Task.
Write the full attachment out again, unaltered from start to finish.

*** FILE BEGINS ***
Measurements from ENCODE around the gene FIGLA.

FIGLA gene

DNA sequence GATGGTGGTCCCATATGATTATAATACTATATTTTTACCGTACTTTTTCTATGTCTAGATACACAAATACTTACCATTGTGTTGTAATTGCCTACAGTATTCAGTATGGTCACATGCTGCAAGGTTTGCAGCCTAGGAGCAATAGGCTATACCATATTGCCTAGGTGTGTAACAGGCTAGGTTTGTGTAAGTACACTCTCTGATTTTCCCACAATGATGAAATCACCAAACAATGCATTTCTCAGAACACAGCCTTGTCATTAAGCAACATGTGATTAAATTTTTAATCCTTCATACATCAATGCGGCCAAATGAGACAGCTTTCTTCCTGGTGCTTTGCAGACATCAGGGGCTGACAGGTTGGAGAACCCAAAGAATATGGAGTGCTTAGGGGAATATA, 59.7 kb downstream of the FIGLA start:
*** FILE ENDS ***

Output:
Measurements from ENCODE around the gene FIGLA.

FIGLA gene

DNA sequence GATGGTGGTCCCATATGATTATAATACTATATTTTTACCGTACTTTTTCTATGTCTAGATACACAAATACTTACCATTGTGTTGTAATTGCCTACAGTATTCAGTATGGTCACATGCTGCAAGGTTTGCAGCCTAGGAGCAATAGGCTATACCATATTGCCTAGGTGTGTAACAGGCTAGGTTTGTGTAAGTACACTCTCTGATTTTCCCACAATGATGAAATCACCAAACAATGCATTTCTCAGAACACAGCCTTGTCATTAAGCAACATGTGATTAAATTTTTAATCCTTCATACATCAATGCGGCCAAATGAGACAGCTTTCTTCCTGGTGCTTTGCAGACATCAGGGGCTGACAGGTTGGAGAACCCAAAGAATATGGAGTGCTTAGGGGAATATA, 59.7 kb downstream of the FIGLA start: